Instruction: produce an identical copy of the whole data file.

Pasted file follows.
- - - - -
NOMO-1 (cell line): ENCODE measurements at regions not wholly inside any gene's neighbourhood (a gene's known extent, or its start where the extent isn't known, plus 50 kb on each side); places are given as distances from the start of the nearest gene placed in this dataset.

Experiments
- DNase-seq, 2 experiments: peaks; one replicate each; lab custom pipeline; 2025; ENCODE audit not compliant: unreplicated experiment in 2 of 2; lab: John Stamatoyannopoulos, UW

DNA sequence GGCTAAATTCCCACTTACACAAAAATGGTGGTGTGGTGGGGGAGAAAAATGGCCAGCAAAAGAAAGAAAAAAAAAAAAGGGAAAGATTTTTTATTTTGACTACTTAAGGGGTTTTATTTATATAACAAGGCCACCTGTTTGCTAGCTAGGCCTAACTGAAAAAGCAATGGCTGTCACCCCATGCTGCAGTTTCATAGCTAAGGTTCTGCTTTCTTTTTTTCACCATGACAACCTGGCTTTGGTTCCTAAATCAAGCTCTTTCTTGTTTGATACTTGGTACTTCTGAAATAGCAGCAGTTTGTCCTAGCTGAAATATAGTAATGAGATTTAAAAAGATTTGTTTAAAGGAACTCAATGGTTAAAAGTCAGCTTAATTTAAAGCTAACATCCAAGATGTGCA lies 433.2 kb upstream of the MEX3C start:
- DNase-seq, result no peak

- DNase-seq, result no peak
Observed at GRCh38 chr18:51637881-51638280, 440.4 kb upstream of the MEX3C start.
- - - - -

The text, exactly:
NOMO-1 (cell line): ENCODE measurements at regions not wholly inside any gene's neighbourhood (a gene's known extent, or its start where the extent isn't known, plus 50 kb on each side); places are given as distances from the start of the nearest gene placed in this dataset.

Experiments
- DNase-seq, 2 experiments: peaks; one replicate each; lab custom pipeline; 2025; ENCODE audit not compliant: unreplicated experiment in 2 of 2; lab: John Stamatoyannopoulos, UW

DNA sequence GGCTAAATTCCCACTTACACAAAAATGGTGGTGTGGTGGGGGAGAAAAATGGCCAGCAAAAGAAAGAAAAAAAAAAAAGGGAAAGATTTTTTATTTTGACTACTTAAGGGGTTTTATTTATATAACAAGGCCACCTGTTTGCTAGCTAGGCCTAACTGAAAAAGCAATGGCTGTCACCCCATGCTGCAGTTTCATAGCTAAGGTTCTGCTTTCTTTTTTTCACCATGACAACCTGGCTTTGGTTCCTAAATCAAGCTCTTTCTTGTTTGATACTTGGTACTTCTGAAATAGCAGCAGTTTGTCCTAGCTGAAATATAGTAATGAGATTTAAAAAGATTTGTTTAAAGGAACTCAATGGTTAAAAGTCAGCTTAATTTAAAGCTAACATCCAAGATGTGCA lies 433.2 kb upstream of the MEX3C start:
- DNase-seq, result no peak

- DNase-seq, result no peak
Observed at GRCh38 chr18:51637881-51638280, 440.4 kb upstream of the MEX3C start.